In my interview with Jason Waxman, Intel’s enterprise platform marketing director, he said, "The IA32 Execution Layer comes into play when you want other stuff like anti-virus or back up applications that aren't performance-intensive to run side-by-side with the 64-bit applications they support. It's good for people who don't want to bother setting up a separate system and the application is not performance critical.”
I’ll yield to Opteron on this point because, based on the anecdotal data, it will run those 32-bit applications faster than Intel’s IA32 Execution Layer. However, for applications and utilities in which performance isn’t critical, the IA32 Execution Layer will probably suffice, once again putting the Itanium and Opteron on par with each other. Let’s not forget that for Opteron to win this uphill battle, par isn’t good enough.
Knox wasn’t done with me yet. Another transition cost, according to Knox, is the cost of transitioning x86 software. According to some AMD-commissioned research from Giga (now Forrester), a sample Fortune 1000 organization can expect to bear $1.9 million in x86 conversion costs. Knox’s explanation for this component gets to the heart of what AMD considers to be one of Opteron’s unique selling points. The Opteron’s 64-bit instruction set is an extension of the original x86 instruction set, as opposed to Intel’s 64-bit architecture (IA-64), which is driven by a new instruction set altogether. Armed with the Giga study, Knox explains how the Opteron’s x86 extensions for accessing its 64-bit capabilities means that developers who are accustomed to x86 programming need minimal retraining and, likewise, the original software is easier to migrate to 64-bits. Typical companies, as Knox explains it, can expect to spend $1.9 million more in this exercise for transitioning to IA-64 than they will for Opteron.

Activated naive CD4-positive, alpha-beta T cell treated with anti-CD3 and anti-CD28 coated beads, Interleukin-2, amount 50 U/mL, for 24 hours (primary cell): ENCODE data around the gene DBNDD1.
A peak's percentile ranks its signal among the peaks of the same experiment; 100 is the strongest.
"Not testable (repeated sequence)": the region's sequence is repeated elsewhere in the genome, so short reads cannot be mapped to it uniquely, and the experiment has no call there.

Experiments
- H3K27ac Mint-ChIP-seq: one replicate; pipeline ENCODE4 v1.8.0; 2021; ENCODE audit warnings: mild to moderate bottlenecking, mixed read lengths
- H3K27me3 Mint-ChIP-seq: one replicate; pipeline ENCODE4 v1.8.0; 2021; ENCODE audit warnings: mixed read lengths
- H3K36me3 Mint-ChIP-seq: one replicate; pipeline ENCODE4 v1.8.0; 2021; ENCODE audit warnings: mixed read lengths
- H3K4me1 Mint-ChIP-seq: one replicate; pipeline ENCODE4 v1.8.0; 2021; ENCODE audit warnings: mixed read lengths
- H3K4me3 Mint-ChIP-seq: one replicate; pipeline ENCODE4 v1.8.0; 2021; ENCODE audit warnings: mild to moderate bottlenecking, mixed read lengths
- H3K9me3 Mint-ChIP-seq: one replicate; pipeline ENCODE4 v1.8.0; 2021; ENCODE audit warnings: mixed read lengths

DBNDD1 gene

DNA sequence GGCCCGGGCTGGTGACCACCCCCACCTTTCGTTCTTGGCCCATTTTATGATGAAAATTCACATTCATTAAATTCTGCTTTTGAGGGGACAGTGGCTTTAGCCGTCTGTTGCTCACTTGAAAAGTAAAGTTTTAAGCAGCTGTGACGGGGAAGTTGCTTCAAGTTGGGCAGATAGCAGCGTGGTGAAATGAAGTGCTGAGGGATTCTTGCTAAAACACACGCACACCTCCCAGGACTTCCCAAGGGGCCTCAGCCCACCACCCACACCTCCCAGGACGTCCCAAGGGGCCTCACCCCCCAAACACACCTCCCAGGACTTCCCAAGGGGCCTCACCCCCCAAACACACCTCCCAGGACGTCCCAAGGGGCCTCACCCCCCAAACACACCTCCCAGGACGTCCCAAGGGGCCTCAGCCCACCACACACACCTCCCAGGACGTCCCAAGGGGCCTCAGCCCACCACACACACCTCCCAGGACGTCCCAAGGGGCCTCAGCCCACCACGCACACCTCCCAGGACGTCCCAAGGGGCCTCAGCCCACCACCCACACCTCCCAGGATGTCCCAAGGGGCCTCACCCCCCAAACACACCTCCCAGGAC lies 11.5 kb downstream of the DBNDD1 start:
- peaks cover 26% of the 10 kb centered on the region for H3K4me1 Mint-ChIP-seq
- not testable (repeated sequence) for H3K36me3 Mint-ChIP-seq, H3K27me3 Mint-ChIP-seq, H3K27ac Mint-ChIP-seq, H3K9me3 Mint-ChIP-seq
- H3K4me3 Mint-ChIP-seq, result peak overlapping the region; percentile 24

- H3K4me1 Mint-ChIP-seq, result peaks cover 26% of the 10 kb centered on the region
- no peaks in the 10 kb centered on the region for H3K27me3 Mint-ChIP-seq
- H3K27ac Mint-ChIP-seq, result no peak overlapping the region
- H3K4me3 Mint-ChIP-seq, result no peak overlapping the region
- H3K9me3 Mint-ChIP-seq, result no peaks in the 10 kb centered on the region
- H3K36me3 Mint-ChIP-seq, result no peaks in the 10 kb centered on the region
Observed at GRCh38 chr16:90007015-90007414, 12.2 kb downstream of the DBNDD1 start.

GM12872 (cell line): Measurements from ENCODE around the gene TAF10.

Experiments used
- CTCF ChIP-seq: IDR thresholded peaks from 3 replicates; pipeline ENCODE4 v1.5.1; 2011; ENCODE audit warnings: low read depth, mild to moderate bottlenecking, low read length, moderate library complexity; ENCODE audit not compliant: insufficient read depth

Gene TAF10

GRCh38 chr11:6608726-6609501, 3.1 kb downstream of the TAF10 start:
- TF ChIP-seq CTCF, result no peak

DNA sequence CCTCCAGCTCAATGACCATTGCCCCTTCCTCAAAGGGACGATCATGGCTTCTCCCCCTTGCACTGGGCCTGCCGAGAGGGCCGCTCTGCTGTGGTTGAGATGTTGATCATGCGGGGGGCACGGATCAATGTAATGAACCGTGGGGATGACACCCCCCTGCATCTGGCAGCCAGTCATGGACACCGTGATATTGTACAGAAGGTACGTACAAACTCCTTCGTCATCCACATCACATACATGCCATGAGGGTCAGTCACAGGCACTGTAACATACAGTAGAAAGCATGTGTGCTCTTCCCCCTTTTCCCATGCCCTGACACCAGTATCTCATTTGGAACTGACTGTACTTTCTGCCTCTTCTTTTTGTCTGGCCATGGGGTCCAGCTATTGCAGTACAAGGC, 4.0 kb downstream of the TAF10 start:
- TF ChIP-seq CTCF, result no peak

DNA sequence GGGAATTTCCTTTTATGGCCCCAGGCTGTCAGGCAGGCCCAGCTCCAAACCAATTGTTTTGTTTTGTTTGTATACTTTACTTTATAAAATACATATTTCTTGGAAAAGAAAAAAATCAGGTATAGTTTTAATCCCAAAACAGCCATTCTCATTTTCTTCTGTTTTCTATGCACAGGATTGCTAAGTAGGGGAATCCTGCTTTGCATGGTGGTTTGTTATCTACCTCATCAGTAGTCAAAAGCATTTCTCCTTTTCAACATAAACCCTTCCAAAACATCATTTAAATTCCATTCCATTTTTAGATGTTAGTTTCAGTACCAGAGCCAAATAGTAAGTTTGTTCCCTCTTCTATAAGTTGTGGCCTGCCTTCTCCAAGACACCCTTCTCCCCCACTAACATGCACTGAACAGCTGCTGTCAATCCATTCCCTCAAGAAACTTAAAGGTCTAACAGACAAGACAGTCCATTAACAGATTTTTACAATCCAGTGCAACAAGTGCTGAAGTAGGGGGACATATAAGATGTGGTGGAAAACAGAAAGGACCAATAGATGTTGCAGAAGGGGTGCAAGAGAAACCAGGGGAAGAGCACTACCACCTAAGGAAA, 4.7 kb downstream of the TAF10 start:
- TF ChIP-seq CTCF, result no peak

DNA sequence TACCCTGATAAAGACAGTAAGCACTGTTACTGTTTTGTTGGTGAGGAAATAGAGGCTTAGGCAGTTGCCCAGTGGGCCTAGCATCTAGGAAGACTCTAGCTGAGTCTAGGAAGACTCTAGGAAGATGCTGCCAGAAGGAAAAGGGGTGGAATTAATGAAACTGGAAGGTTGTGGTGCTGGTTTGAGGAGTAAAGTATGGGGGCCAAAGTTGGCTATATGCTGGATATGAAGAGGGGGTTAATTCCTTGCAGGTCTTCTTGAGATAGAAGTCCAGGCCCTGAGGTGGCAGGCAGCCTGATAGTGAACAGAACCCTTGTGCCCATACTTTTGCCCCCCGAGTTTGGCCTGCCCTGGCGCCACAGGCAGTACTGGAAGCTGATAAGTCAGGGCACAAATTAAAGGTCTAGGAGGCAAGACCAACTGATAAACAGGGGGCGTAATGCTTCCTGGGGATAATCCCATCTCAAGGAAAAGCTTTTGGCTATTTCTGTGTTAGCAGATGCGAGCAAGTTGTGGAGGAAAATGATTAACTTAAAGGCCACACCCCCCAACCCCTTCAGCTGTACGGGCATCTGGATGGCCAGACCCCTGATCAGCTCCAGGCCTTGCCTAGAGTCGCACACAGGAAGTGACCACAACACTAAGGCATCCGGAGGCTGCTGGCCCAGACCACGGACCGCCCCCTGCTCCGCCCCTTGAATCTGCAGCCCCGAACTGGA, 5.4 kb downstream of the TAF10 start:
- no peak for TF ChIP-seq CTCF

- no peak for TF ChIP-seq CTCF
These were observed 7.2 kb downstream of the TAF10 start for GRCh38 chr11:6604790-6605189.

But here’s the catch. In order for you to qualify, you have to be one of Giga’s typical companies. According to the report, which AMD shared with me, the calculations are based on the assumption that a typical company is “a Fortune 1000-size financial services organization with a distributed computing environment using 2,000 existing 32-bit servers running 32-bit x86 custom applications: ERP, CRM, SFA with significant database and memory requirements.” In the document’s appendix, where software transition costs are offered in more detail, the heading reads: “Software cost assumptions: the cost to convert a custom assembly language-coded* 32-bit application to a (non-x86) 64-bit server.” Hint: there’s an important caveat hiding behind that asterisk.
Perhaps some of you are saying, “That’s us!” But, since 1991, when I first left an IT management job to become a tech journalist, I have not once encountered an IT shop or a reader with a custom database application that was written in the x86 assembly language, much less one that needs a 64-bit addressable memory space, therefore requiring more programming at the assembly language level. The last time I checked, the major enterprise application providers were suggesting that you use programming environments like Java and .Net. Even if you had some legacy assembler applications laying around that needed to be migrated, wouldn’t you be thinking “maybe it’s time to move to a language that’s understood by more than a handful of people.”
As it turns out, the Giga study goes on to say, “Giga found that there were no significant costs associated with converting existing 32-bit high-level code (C, C++, Java) to non-86 64-bit architectures.” This is a fairly important caveat that I felt AMD conveniently failed to disclose to me.
To the company’s credit, AMD has had some terrific wins over the last year. Getting IBM to build an Opteron-based server; a giant partnership with Sun; support from companies including Oracle, Red Hat, Computer Associates, and SuSE; and some nice customer wins from organizations such as Bristol-Meyers Squibb, The Weather Channel, Daimler-Chrysler and Pirelli.
But the next time AMD knocks on your door in hopes of adding you to that list, make sure you read the fine print.
You can write to me at firstname.lastname@example.org. If you're looking for my commentaries on other IT topics, check the archives.